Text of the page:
The answer is really quite simple. Instead of securing the device, let’s secure the application and the connection it has back to the corporate network. In terms of SIP that comes down to three more words – Session Border Controller. An SBC creates a secure network edge that only accepts and passes SIP signaling and RTP media. I configure One-X Mobile on my iPhone to point to my company’s Avaya SBC for Enterprise and voila – remote enterprise telephony without having to start a VPN on the iPhone. It doesn’t matter what else I might have on my mobile device. The SBC makes sure that only the SIP traffic gets in and out.
This is very similar to how we secure web applications. The next time you use Outlook Web Access (OWA), make note of the fact that your web browser is using secure HTTP (HTTPS). Similar to the SIP messages to and from my iPhone, the browser’s stream of data has been secured and not the device the browser is running on.
The benefits of securing the application instead of the device are significant. My IT department can provide me access to the company’s SIP communications system without having to worry about anything malicious sneaking into the corporate network. I can load up my iPhone with as many games as I want and not a one of them will get past the SBC.
This holds true for other devices, as well. An SBC can secure the SIP traffic from an Android phone, iPad, Surface RT, PC, Mac, or any other device that supports SIP communications. This allows an enterprise to fully embrace Bring Your Own Device (BYOD) while safely managing security risks.
Will there still be uses for VPNs? Yes, but like modems, VPNs are falling out of favor. Enterprises are far more security savvy than they were a few short years ago. Securing applications makes more sense than trying to secure an entire device. This is especially true since many IT departments have lost control over what their users put on those devices. They may not be able to control the device or the user, but with tools such as SBCs, they can control the data they allow in and out of their networks.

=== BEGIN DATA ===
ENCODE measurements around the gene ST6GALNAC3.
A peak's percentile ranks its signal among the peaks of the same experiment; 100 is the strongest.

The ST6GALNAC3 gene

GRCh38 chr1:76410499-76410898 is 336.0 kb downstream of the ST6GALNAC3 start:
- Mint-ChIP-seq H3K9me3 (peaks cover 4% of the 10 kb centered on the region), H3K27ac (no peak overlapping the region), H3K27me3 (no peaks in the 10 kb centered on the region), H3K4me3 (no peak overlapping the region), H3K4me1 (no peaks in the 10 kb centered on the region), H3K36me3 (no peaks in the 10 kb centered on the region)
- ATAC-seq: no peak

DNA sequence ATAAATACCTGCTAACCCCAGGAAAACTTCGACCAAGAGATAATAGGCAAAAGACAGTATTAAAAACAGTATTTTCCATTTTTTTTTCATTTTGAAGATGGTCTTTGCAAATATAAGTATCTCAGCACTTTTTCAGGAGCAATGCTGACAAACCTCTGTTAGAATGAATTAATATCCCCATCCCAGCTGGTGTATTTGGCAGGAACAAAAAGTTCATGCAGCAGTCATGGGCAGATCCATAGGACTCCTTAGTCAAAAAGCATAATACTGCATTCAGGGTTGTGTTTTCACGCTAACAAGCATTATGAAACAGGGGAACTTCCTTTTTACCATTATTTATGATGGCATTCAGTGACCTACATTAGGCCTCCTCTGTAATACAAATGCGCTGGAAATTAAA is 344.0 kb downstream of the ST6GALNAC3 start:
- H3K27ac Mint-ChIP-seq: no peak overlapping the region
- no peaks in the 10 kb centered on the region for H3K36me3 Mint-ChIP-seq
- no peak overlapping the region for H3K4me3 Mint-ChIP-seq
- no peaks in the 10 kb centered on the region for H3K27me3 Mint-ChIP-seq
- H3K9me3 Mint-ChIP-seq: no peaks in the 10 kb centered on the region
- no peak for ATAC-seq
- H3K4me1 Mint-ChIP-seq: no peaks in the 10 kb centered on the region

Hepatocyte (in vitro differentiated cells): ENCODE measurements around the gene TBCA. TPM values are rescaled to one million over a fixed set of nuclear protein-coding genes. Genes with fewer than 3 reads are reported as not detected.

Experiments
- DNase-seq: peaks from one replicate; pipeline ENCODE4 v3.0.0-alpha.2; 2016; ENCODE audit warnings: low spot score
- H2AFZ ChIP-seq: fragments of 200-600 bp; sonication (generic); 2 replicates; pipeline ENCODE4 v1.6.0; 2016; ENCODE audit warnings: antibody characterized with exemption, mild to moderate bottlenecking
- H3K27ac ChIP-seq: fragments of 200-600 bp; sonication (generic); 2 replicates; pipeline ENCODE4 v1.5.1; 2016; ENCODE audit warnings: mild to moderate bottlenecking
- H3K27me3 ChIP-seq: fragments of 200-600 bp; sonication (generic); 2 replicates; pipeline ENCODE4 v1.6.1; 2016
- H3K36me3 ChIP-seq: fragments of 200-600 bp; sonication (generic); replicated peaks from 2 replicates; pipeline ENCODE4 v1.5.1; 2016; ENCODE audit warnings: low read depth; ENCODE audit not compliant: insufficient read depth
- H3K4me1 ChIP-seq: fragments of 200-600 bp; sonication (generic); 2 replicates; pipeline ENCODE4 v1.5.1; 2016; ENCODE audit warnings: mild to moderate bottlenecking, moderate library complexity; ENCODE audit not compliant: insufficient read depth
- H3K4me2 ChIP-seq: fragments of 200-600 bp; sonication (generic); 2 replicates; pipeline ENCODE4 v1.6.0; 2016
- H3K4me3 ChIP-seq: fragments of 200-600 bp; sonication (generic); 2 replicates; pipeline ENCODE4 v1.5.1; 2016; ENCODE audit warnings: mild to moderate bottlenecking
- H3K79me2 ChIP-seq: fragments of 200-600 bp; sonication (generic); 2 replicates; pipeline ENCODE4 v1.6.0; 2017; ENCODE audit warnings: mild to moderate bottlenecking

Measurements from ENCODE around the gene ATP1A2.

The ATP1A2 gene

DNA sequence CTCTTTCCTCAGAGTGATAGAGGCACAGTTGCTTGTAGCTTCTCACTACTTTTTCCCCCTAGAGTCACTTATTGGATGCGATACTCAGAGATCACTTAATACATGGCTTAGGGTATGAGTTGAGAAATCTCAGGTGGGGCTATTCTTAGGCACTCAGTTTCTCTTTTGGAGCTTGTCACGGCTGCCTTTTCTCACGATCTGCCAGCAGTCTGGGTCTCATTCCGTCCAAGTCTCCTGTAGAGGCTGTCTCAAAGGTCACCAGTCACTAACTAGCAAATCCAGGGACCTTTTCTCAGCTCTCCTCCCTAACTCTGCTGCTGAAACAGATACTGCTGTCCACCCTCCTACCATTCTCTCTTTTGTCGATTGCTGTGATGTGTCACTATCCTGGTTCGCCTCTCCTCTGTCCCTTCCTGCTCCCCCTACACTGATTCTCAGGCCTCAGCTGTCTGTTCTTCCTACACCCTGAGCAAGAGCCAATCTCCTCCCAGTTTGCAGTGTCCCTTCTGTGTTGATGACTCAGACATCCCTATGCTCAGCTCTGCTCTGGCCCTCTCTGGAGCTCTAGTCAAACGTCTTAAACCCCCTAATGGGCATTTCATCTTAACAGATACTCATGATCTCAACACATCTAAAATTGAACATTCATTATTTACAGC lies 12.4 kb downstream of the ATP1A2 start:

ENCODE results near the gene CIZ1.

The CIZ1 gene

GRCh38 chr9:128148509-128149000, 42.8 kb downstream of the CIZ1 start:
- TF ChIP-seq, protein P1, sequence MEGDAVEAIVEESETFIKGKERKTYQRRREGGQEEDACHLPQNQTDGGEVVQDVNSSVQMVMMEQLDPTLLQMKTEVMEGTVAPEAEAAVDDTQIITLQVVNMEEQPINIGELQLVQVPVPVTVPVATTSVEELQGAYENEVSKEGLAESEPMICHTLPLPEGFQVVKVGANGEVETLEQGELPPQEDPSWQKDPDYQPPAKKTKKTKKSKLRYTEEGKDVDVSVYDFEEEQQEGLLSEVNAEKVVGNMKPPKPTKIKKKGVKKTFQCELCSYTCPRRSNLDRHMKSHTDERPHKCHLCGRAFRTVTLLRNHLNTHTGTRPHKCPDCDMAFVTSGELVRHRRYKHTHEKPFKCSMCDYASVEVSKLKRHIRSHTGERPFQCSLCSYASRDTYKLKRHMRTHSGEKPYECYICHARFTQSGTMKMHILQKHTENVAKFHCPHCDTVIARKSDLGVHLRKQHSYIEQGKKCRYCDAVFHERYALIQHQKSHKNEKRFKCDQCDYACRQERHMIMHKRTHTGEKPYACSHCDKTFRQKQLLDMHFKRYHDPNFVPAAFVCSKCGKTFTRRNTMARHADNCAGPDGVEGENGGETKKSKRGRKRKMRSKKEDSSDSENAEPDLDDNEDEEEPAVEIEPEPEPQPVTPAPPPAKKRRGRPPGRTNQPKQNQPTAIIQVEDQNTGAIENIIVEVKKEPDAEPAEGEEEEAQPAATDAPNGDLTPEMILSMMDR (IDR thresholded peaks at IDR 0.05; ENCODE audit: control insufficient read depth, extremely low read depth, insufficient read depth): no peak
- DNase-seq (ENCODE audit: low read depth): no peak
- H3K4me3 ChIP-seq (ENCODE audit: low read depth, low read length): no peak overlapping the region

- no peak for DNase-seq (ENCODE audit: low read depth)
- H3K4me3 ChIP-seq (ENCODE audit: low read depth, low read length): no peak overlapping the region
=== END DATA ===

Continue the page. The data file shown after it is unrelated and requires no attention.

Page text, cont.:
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This article originally appeared on Andrew Prokop’s unified communications blog, SIP Adventures, and is reprinted with permission.
Winning on the Customer Service Battleground
Think back to the last time you had a truly magical customer service experience. For me, it was a recent trip to an airport car rental desk. Two dozen people stood in line as three agents behind the desk worked as quickly as they could to get people into cars. I was convinced I’d be standing in that line for at least the next 30 minutes, when someone encouraged me to try a freestanding video kiosk off to the side.
Within 30 seconds, I was face-to-face with an agent working in a video-enabled contact center. She went over my options, displaying available car models on the screen. She scanned my driver’s license and had me sign the rental agreement electronically. In less than 5 minutes, I was heading to my rental car.
Customer expectations have never been higher, and for good reason—we carry powerful computers in our pockets that allow us to share photos and video, individually- or group-text our friends and colleagues, check email, book reservations, buy tickets, compare prices, read crowdsourced reviews and connect instantly in ways unimaginable 10 years ago.
The companies winning today lead with great customer service. Amazon.com, Costco, Nordstrom, Netflix and Apple are well-known for their obsession with personalized, seamless customer service, while certain retailers and cable companies, which will remain unnamed, are known for impersonal, slow, frustrating or high-pressure customer experiences.